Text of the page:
Dear Invisible Writer,
You pour heart, mind, and soul into your writing, often sacrificing living a ‘normal’ life to do so. Despite the costs. writing is a passion you wouldn’t dream of giving up. The stories living inside you simply must be given birth. For you, writing is as natural as breathing, and so you spend long hours at the keyboard, sometimes typing away when you should be sleeping. But that’s the easy part.
Especially in the beginning of a writing career, when you most need encouragement, you receive little. The literary world spins on, unaware of your existence. Bookstores and libraries or virtual shelves are already crammed full of books, and there doesn’t seem to be any room for more.
A bad critique, rejection letter, or some other disappointment leaves you wondering why you ever thought you could write. Why should you keep trying? No one sees you, understands your writing, or cares whether you succeed. You’re an invisible writer.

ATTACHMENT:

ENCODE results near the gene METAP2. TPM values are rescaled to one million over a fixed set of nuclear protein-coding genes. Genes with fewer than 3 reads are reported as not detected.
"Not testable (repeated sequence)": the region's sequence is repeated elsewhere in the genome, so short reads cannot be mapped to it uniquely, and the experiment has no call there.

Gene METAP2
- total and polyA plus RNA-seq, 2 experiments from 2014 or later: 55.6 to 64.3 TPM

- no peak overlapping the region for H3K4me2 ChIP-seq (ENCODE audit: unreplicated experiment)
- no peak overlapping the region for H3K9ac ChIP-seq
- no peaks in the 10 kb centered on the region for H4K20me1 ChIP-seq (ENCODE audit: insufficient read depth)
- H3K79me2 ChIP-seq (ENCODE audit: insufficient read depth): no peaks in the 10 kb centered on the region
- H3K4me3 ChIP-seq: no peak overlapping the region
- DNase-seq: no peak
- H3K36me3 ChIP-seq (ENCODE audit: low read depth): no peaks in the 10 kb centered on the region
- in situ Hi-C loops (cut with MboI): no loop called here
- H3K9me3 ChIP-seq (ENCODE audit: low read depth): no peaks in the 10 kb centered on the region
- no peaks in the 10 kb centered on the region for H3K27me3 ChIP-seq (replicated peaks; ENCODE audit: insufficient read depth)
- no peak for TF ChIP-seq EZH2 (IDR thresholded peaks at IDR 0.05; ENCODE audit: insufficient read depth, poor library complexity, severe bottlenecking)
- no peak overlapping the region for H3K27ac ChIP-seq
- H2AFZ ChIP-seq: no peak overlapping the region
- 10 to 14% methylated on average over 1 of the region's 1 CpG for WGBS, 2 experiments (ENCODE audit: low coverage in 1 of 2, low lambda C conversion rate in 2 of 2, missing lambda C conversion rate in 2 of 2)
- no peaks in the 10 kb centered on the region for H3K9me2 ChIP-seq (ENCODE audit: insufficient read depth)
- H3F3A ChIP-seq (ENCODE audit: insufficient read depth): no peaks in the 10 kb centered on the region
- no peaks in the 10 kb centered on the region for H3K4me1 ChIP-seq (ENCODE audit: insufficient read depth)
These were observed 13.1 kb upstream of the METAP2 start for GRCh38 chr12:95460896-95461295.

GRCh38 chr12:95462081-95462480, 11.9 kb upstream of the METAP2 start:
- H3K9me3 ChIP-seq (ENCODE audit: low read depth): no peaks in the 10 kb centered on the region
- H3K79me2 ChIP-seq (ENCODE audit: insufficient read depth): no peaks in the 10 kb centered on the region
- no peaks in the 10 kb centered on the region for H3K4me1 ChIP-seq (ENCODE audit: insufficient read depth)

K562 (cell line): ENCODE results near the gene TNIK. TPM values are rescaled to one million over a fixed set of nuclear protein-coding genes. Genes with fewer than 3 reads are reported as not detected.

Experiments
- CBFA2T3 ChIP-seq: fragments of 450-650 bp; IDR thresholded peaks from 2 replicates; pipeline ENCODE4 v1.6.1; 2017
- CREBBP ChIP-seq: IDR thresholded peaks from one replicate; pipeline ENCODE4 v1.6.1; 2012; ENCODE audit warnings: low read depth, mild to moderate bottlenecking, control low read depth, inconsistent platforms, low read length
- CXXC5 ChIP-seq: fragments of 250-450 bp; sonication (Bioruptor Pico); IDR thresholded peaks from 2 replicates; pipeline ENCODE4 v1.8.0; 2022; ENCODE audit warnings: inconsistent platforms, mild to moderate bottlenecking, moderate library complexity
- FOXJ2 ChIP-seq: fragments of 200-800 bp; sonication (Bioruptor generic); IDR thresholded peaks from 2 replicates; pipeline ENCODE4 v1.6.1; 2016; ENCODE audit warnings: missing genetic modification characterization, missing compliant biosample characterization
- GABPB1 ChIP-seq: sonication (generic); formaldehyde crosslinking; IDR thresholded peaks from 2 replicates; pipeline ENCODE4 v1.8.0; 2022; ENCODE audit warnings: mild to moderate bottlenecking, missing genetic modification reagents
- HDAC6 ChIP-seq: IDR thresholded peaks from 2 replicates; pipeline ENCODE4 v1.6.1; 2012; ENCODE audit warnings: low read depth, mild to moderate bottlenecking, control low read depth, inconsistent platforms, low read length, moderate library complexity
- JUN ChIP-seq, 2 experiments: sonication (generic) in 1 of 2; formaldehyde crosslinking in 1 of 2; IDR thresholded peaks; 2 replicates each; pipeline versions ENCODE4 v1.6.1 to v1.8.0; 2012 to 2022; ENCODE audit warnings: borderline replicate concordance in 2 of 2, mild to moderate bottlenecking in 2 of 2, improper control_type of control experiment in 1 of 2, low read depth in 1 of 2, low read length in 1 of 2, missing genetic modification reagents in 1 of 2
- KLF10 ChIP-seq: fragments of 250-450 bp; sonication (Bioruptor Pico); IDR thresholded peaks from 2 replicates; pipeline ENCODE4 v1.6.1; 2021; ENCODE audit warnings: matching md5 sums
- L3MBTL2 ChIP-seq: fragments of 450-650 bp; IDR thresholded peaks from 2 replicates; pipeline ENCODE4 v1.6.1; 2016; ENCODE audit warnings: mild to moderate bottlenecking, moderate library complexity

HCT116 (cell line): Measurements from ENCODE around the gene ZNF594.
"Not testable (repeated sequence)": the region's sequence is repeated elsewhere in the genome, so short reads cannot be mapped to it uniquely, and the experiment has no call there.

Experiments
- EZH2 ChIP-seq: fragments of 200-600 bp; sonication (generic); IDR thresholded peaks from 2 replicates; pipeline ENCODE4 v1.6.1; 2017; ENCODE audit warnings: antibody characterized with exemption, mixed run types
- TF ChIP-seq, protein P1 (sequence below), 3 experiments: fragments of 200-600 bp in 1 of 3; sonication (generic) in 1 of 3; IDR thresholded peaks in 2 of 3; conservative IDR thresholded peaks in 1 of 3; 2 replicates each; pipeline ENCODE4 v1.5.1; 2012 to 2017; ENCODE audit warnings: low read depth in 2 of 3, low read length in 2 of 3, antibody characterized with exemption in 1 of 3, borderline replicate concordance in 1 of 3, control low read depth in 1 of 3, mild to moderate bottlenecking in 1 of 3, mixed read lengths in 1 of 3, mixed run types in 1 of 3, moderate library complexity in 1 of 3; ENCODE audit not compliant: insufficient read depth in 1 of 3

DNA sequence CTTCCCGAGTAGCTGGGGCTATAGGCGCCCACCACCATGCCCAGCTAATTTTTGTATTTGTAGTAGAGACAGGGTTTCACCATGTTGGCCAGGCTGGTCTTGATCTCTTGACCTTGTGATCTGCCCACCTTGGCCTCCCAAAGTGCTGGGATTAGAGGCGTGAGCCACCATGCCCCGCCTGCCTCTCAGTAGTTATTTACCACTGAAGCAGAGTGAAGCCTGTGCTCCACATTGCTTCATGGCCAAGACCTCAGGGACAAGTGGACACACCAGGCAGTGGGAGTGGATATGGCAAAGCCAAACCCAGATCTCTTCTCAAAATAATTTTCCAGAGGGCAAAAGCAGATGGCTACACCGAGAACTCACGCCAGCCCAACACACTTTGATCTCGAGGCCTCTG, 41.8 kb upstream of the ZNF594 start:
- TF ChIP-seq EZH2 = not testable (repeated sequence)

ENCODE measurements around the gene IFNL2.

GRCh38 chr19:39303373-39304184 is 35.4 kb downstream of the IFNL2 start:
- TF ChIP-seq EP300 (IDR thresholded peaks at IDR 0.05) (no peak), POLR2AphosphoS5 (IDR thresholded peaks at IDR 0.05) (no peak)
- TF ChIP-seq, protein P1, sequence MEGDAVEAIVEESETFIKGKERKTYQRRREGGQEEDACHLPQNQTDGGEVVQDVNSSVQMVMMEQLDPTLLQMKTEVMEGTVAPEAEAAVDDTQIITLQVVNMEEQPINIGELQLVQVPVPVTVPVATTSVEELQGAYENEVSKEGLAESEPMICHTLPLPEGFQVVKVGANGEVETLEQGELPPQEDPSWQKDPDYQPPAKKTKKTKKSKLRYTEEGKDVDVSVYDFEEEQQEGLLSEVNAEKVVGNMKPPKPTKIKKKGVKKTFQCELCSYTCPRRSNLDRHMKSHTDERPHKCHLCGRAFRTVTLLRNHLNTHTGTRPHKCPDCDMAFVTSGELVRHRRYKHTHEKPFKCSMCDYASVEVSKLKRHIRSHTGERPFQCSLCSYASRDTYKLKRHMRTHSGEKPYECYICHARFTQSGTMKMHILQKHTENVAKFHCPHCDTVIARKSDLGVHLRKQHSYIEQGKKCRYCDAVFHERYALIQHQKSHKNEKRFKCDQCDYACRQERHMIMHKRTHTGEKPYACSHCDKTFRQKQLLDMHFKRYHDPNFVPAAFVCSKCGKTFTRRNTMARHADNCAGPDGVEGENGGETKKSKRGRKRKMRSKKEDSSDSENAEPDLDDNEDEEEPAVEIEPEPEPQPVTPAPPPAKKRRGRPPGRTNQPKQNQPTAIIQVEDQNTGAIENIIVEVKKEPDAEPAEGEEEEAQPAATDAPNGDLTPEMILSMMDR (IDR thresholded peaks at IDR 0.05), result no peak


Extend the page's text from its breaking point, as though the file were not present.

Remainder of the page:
It can be all too easy to give up. I know this firsthand. You see, I once walked away from writing for life. The only trouble with this idea was that stories kept writing themselves in my head. Being me became decidedly uncomfortable.
Giving up your writing dream just isn't worth it.
I returned to writing, telling myself I didn’t have to succeed by anyone else’s definition of success but my own. Doing my best to become a traditionally published writer equaled success in my mind, whether or not I actually attained that desire. You’ll notice I didn’t call it a goal. That’s because attainment depended on the decisions of others. For more on this, read Setting SMART Goals You Can Live With.
I’m happy to say I am now living my dream, but to my way of thinking, I’d have been as successful by my own definition if I never did. The key to my contentment as a writer was to stop looking to others for affirmation, reassurance, and permission.
To give up that attitude, I had to believe in myself and in my calling to write. It’s harder to believe in yourself when no one else does, but I’m convinced that’s what separates those who go on to create a writing career and those who don’t.
If you’ll forgive a small diversion, I want to talk about shoes. Yes, shoes. Successful business people will tell you never to wear shoes that are run down at the heels. Even if no one else is likely to notice, you will notice, impacting your self-confidence.
Are you denying yourself what you need to succeed because you’re an invisible writer? ‘Dress’ for success from the start, and you’ll convince the only person who can make it all happen.